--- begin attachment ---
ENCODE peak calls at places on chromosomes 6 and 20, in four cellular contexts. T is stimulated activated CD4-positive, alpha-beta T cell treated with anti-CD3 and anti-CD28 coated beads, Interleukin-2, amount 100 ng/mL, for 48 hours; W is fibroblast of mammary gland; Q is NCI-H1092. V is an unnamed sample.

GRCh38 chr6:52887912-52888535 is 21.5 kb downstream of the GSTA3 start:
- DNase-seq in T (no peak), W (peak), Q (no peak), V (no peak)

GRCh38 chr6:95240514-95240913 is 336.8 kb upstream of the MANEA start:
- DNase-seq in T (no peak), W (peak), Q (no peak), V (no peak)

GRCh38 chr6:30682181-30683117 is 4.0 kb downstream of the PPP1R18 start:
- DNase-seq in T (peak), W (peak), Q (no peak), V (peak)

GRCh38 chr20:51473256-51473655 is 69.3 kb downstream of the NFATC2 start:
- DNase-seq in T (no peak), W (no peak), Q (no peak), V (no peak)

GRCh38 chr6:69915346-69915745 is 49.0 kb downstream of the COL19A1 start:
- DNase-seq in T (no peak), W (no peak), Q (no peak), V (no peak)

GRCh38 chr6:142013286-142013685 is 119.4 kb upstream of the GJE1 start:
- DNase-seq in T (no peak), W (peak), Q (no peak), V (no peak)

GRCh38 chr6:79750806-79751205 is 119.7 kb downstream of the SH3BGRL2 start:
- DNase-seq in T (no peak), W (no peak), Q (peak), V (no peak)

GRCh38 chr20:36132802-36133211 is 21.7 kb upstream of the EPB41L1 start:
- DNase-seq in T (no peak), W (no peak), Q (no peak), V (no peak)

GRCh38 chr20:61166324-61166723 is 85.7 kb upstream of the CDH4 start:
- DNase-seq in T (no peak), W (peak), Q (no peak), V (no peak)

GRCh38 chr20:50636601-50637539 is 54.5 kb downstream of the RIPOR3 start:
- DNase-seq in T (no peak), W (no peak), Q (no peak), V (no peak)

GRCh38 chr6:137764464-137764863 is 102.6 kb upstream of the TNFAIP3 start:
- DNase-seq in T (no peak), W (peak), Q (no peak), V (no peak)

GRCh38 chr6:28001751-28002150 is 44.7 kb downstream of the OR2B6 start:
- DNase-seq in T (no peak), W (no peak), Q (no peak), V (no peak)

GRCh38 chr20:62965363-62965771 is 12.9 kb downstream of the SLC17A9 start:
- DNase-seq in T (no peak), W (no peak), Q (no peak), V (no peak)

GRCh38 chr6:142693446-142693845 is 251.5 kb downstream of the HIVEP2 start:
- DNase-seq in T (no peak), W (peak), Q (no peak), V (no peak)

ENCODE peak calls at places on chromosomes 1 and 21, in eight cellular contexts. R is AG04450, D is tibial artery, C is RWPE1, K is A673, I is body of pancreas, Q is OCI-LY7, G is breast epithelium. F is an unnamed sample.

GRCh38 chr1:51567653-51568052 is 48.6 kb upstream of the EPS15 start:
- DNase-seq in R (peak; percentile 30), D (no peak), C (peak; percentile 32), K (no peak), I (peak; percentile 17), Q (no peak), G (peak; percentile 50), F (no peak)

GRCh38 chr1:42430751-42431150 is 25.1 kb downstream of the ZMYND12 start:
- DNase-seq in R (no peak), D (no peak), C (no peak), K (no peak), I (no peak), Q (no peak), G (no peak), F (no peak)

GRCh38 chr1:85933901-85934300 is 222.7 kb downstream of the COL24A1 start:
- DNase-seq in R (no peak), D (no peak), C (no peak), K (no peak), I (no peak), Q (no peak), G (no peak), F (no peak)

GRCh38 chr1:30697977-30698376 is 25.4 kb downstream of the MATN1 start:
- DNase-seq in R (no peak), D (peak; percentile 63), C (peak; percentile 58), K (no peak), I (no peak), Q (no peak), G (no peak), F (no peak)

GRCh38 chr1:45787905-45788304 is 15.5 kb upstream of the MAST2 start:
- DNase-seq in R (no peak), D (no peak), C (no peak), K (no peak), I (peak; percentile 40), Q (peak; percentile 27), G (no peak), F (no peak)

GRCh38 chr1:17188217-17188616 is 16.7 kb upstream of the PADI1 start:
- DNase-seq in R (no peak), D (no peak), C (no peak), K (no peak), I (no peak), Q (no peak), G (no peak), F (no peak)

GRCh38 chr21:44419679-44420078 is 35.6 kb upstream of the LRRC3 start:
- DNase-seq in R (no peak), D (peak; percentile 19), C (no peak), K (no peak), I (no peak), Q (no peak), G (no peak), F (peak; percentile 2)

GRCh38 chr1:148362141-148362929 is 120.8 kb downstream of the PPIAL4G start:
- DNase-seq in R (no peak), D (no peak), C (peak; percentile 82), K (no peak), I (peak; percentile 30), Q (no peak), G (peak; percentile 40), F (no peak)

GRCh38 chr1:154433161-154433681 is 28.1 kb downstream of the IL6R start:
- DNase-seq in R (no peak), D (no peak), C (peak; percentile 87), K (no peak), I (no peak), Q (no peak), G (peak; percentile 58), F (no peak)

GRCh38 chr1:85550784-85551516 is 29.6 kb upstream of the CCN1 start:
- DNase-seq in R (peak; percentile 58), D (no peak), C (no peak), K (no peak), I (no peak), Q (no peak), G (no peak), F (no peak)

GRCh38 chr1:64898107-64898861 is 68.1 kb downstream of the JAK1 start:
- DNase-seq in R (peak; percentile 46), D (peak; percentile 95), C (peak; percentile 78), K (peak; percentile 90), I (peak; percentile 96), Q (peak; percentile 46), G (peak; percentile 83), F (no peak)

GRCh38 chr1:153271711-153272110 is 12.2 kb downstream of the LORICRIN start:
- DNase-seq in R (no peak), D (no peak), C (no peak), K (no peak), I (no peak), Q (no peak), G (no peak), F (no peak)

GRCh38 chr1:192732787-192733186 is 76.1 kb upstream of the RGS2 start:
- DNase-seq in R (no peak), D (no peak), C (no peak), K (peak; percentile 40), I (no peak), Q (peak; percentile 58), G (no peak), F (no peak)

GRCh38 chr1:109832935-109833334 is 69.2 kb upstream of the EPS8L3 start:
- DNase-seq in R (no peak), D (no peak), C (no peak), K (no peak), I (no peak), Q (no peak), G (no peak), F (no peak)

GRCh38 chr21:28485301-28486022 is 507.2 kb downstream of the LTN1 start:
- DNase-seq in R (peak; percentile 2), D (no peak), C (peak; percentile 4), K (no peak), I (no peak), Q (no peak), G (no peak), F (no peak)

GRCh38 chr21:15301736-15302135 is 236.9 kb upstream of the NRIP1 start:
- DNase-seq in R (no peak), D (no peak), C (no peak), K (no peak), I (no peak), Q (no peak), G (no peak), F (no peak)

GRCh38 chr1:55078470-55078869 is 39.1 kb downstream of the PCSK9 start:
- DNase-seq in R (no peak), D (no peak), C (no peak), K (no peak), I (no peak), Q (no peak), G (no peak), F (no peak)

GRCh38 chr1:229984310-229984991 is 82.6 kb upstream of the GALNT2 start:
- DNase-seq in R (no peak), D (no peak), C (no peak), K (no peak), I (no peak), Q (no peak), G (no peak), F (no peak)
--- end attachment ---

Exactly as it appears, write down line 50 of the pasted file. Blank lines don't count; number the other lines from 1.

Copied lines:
- DNase-seq in R (peak; percentile 58), D (no peak), C (no peak), K (no peak), I (no peak), Q (no peak), G (no peak), F (no peak)